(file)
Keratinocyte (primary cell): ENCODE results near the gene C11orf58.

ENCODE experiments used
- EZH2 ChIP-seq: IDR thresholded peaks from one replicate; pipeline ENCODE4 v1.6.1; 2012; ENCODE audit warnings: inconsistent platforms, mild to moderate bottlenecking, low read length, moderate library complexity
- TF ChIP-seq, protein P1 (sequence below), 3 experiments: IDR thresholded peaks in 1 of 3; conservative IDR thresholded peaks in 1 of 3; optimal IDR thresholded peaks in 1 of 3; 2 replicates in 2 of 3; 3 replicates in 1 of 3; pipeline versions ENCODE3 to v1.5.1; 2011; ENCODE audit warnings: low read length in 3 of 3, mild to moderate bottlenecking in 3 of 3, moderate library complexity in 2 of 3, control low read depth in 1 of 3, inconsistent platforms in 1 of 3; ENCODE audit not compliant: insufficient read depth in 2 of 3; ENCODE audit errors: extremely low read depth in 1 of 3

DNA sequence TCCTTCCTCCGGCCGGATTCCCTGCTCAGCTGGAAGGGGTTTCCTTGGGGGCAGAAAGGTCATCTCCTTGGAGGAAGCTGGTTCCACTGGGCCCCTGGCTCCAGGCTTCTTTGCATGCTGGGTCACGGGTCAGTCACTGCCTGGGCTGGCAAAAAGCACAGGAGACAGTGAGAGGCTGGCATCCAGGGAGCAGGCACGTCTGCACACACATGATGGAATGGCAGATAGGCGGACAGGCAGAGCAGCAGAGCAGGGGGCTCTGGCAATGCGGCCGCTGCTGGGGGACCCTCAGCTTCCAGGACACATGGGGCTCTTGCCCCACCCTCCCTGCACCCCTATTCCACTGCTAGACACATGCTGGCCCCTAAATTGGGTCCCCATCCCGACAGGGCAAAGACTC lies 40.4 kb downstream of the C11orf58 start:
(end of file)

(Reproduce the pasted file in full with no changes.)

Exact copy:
Keratinocyte (primary cell): ENCODE results near the gene C11orf58.

ENCODE experiments used
- EZH2 ChIP-seq: IDR thresholded peaks from one replicate; pipeline ENCODE4 v1.6.1; 2012; ENCODE audit warnings: inconsistent platforms, mild to moderate bottlenecking, low read length, moderate library complexity
- TF ChIP-seq, protein P1 (sequence below), 3 experiments: IDR thresholded peaks in 1 of 3; conservative IDR thresholded peaks in 1 of 3; optimal IDR thresholded peaks in 1 of 3; 2 replicates in 2 of 3; 3 replicates in 1 of 3; pipeline versions ENCODE3 to v1.5.1; 2011; ENCODE audit warnings: low read length in 3 of 3, mild to moderate bottlenecking in 3 of 3, moderate library complexity in 2 of 3, control low read depth in 1 of 3, inconsistent platforms in 1 of 3; ENCODE audit not compliant: insufficient read depth in 2 of 3; ENCODE audit errors: extremely low read depth in 1 of 3

DNA sequence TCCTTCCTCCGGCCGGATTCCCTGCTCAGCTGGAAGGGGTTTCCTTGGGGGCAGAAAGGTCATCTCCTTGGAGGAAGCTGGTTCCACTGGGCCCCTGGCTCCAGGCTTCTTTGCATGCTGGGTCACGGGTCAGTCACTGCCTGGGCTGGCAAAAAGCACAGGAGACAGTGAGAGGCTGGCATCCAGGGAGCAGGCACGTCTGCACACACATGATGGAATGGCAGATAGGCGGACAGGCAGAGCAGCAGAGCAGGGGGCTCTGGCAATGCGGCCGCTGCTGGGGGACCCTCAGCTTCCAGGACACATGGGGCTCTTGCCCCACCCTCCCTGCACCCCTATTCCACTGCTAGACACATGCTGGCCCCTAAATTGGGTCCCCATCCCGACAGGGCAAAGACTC lies 40.4 kb downstream of the C11orf58 start: